Over the past few months I’ve come to realize that planning is a double-edged sword. It’s great to make a training plan for an upcoming race—but the plan has to be fluid. As a novelist, I should know this. I depend on the outline I make for a novel, but I’m always ready to change it if the story or the characters demand it.
The same is true for training plans, though this has taken me longer to learn. They’re great in theory, but they cannot (and must not) take the place of intuition.
Every single time I’ve made or followed a training plan, I’ve gotten myself into trouble. My problem is that I’m very good at following a plan. Too good. If it’s on the plan, I do it—no hesitation, no questions asked.
But it seems when I have a plan, it takes over everything, and I stop listening to my body. Numbers take hold of me. Deadlines loom. I start worrying that if I don’t do exactly what’s on the plan, I won’t get there in time. And then I don’t listen when something in my body complains that I’ve gone too far or too fast, and of course… I end up paying the price.
Turns out it’s no coincidence that the best training I ever did was this past year when there were no races and I threw out my plan. I had some goals, but they were always tentative. Mostly I trained by feel. If I felt like running 25K on a Sunday, I did it. If I didn’t feel quite up to that, I did less. There was no judgment involved; I didn’t feel good or bad about what I did. I listened to my body. There was no pressure to go faster or do more, because it didn’t matter. The only thing that mattered was doing what I believed my body could handle and stopping when it was right to stop.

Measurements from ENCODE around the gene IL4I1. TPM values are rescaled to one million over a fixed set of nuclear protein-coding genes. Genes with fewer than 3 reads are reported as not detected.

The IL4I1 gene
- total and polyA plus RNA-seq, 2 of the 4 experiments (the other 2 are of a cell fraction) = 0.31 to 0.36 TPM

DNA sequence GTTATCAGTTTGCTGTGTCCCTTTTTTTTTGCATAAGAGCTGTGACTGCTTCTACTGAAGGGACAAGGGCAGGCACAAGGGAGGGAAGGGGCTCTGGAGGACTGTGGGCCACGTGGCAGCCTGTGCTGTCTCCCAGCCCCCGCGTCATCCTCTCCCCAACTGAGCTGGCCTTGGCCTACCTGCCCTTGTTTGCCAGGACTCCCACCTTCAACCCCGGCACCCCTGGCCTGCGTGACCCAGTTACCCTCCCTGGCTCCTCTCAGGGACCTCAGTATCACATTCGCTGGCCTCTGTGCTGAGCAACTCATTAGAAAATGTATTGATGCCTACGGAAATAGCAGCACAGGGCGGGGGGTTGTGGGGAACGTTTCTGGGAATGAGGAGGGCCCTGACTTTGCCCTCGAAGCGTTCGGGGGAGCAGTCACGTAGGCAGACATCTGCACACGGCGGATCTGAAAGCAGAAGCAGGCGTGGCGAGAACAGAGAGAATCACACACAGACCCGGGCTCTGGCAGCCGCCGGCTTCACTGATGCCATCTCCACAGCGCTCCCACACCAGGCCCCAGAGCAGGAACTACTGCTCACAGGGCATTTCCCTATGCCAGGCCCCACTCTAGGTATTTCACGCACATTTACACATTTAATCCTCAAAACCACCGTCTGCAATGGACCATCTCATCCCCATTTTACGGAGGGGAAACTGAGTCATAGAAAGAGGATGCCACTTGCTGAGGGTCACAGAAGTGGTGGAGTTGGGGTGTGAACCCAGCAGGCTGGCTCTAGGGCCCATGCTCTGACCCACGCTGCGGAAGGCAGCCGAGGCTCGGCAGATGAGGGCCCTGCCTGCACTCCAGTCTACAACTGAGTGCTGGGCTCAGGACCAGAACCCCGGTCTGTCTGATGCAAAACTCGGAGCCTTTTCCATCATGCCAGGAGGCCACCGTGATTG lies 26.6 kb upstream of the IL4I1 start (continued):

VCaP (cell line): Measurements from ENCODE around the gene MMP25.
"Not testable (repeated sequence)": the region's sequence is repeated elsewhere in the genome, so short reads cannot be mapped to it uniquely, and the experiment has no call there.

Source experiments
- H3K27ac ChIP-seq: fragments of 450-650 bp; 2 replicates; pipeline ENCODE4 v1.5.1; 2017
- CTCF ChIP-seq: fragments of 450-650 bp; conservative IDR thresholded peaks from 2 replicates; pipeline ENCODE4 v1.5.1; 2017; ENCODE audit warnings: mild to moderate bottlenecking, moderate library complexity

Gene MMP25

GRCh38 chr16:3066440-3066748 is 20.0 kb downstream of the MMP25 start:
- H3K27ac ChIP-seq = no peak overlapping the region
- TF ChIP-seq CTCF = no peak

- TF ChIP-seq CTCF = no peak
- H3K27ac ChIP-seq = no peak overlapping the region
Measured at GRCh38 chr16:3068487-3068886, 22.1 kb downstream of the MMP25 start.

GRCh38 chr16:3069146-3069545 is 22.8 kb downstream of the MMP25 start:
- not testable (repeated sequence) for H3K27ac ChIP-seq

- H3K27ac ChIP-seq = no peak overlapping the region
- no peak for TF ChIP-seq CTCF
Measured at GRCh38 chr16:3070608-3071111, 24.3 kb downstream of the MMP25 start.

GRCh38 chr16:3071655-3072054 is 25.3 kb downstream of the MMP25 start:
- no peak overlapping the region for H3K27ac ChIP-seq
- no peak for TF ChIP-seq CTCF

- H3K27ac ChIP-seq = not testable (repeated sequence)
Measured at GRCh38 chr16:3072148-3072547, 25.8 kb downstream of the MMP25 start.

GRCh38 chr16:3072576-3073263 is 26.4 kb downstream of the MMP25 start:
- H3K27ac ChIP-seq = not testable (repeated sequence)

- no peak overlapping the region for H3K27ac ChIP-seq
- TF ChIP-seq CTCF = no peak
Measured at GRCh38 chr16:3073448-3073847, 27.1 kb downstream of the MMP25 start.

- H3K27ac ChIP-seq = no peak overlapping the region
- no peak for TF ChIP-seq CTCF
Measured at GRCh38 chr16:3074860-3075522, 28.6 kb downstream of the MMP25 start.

And then races crept back in (or the idea of them, because who are we kidding? There are no races yet). And suddenly there I was with my calendar, putting in the numbers and following them blindly. The only smart thing I’ve done so far is to use a pencil rather than a pen.
Nothing can take the place of body awareness. It’s the most important part of this process. If something doesn’t feel right, you have to stop. A looming race does not mean you should do more distance than you’re ready for or push harder on your speed. That’s a recipe for disaster. But it’s a disaster I seem to fall prey to time and again.
This past year, that didn’t happen, but I didn’t understand why until this very morning—and it took a friend to point it out to me. It wasn’t because I’d trained less. In fact, in 2020 I rode and ran almost 1,000KM more (in each sport) than I had during the previous year when I’d been training for the Ironman—and with zero injuries. The thing was, there was no pressure to do more than my body could handle. So I never did.
These were filled in AFTER I’d done them, not before.
There’s a huge lesson in this. I only hope I manage to remember it long enough to spare me from the next injury. In the meantime, I’ve buried my marathon training plan in a pile of papers on my desk.